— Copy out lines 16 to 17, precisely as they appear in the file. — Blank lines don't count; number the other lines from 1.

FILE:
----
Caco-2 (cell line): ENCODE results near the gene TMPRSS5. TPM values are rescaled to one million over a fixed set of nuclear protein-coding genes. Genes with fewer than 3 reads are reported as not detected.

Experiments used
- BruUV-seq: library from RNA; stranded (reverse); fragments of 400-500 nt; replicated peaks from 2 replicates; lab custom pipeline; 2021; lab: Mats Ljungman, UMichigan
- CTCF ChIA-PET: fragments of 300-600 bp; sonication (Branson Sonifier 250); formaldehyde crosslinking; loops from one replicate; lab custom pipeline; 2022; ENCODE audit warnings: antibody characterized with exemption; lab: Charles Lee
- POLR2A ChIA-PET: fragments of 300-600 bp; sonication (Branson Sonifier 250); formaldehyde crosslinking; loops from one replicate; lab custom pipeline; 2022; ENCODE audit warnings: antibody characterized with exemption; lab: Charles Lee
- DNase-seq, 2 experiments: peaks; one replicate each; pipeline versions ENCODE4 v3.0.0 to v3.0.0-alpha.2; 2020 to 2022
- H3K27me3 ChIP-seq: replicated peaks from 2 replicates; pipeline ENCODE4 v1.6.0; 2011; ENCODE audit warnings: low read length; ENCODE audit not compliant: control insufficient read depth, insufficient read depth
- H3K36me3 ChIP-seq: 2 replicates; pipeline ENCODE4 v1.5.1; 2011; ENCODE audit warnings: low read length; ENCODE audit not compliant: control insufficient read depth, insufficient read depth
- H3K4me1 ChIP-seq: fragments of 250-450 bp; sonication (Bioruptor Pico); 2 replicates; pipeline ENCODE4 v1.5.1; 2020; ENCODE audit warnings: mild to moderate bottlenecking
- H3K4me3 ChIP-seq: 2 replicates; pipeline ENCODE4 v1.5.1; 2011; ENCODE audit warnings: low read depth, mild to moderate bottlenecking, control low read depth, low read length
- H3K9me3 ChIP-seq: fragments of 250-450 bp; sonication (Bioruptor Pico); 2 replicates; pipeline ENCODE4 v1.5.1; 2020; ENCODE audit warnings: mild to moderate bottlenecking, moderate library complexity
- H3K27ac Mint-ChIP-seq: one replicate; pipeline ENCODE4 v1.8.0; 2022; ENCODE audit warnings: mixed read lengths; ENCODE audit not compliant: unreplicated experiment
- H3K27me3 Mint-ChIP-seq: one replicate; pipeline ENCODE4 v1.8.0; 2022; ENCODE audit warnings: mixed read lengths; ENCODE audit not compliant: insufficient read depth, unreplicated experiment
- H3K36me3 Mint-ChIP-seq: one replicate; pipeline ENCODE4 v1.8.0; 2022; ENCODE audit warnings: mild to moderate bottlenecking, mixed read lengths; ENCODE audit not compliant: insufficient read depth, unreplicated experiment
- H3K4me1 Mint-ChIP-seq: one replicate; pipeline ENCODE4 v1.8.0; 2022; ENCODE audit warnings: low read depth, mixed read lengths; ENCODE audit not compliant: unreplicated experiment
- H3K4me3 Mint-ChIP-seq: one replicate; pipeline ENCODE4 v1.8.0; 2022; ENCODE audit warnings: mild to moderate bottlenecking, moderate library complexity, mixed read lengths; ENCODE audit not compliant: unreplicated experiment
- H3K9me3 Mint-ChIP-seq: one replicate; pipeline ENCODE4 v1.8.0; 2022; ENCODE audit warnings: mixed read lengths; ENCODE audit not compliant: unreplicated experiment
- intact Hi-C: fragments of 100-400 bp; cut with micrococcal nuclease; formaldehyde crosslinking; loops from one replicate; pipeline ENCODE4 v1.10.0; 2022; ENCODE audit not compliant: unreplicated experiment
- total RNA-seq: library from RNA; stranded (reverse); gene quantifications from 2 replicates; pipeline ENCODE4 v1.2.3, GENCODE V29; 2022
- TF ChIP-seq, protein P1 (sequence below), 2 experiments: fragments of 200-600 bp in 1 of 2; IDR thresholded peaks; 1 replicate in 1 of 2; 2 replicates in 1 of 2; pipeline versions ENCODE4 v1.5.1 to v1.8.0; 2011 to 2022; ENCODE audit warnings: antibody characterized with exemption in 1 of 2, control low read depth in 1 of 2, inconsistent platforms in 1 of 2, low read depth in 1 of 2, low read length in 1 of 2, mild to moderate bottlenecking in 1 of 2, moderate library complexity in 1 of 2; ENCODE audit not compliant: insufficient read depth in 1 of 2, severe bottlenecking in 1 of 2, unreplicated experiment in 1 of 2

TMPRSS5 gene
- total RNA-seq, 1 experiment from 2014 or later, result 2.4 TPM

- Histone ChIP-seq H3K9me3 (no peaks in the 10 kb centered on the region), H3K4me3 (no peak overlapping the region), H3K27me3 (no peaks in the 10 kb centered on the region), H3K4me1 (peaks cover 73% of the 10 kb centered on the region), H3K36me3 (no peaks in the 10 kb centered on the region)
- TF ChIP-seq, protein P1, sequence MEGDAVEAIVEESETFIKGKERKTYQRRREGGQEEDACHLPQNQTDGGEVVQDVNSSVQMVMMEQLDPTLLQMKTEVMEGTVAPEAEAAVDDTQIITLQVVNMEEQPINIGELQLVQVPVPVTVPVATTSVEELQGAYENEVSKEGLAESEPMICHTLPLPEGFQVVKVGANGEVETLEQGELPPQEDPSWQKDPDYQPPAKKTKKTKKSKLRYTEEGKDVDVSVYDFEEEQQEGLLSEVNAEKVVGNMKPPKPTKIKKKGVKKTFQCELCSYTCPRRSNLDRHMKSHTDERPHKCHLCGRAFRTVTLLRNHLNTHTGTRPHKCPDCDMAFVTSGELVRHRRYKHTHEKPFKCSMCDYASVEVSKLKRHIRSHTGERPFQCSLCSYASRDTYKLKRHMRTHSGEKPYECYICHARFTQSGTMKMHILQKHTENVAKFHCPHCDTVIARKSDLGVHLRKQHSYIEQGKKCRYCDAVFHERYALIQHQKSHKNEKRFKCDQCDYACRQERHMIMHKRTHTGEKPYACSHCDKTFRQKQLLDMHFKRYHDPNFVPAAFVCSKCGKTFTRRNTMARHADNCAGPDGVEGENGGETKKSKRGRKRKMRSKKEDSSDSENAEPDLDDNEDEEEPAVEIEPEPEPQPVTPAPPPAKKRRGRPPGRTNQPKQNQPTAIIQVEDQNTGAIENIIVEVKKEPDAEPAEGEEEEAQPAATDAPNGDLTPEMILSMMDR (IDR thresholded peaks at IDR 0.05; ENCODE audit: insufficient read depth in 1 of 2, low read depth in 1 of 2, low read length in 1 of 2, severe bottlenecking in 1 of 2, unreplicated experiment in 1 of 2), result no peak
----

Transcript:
- H3K4me3 Mint-ChIP-seq: one replicate; pipeline ENCODE4 v1.8.0; 2022; ENCODE audit warnings: mild to moderate bottlenecking, moderate library complexity, mixed read lengths; ENCODE audit not compliant: unreplicated experiment
- H3K9me3 Mint-ChIP-seq: one replicate; pipeline ENCODE4 v1.8.0; 2022; ENCODE audit warnings: mixed read lengths; ENCODE audit not compliant: unreplicated experiment